June 2016

Posted by Anton Murray Consulting on . Posted in 2016

“Time For Real Change”

With less than a month to go until Australia decides whether Malcolm Turnbull or Bill Shorten will win the top job, just where do our major political parties stand in terms of their promises to the Australian public?


Liberal: The Liberals promise a boost in the GDP, profits, jobs and wages by cutting the corporate tax rate from 30% to 25% by 2026-27, and the tax rate for small businesses from 28.5% to 25% by 2026-27. The threshold for the 37% tax rate for workers earning more than $80,000 will move up to $87,000.

Labor: The Labor Party supports the Liberal’s tax cut for small business, proposing a tax rate of 27.5%. However, this is not the case for big multinational companies. Labor plans to undertake measures to stop multinational tax evasion and curb super tax loopholes for the wealthy,


Liberal: The Liberal Party intends to place a cap of $1.6 million the amount of super that can be transferred into pension phase. The Coalition also proposes a low income super tax offset for contributions, up to $500, for people earning less than $37,000. For high income earners, a $500,000 lifetime limit is to be placed on post-tax contributions to replace a much more generous annual limit of $180,000.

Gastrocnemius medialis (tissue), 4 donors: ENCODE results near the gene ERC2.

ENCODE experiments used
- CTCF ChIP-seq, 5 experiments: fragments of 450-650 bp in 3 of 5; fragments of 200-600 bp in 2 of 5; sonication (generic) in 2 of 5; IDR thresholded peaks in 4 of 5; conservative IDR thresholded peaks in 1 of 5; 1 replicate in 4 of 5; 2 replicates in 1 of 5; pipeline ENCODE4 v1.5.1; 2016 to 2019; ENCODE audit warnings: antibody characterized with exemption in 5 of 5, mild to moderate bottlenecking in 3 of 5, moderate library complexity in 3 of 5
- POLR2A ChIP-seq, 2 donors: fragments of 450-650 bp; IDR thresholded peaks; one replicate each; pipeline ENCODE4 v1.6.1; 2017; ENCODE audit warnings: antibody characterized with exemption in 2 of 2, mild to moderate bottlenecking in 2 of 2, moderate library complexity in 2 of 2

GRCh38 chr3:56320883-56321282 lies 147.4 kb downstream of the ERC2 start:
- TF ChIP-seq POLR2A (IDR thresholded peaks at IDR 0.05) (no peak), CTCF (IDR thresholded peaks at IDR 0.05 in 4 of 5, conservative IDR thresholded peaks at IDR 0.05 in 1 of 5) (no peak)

Labor: Future earnings on assets supporting income streams will be tax-free up to $75,000 a year for each individual. Earnings above the $75,000 threshold will attract the same concessional rate of 15% that applies to earnings in the accumulation phase. The reforms will affect roughly 60,000 super account holders with balances in excess of $1.5 million.


Liberal: The Coalition opposes Labor’s plan to reintroduce a Carbon Tax, which is expected to injure family budgets. An average household can save around $550 every year with the removal of said tax. The Coalition is also planning to review the current competition laws to help small to medium companies compete with the big players. This is seen to enhance competition, support innovation, benefit consumers and boost jobs and growth.

Labor: Labor supports workers’ penalty rates and will oppose the Liberal’s attempts to cut them at a time when Australia is facing the slowest wages growth in 25 years. As for housing affordability, Labor will reduce the capital gains discount for assets held longer than 12 months from the current 50 per cent to 25 per cent.

One thing is clear, both parties in Australia’s 2 party preferred system are committed to the growth of the Australian economy. In the end, the party that will prevail is the one that will offer voters the opportunity to feel secure.

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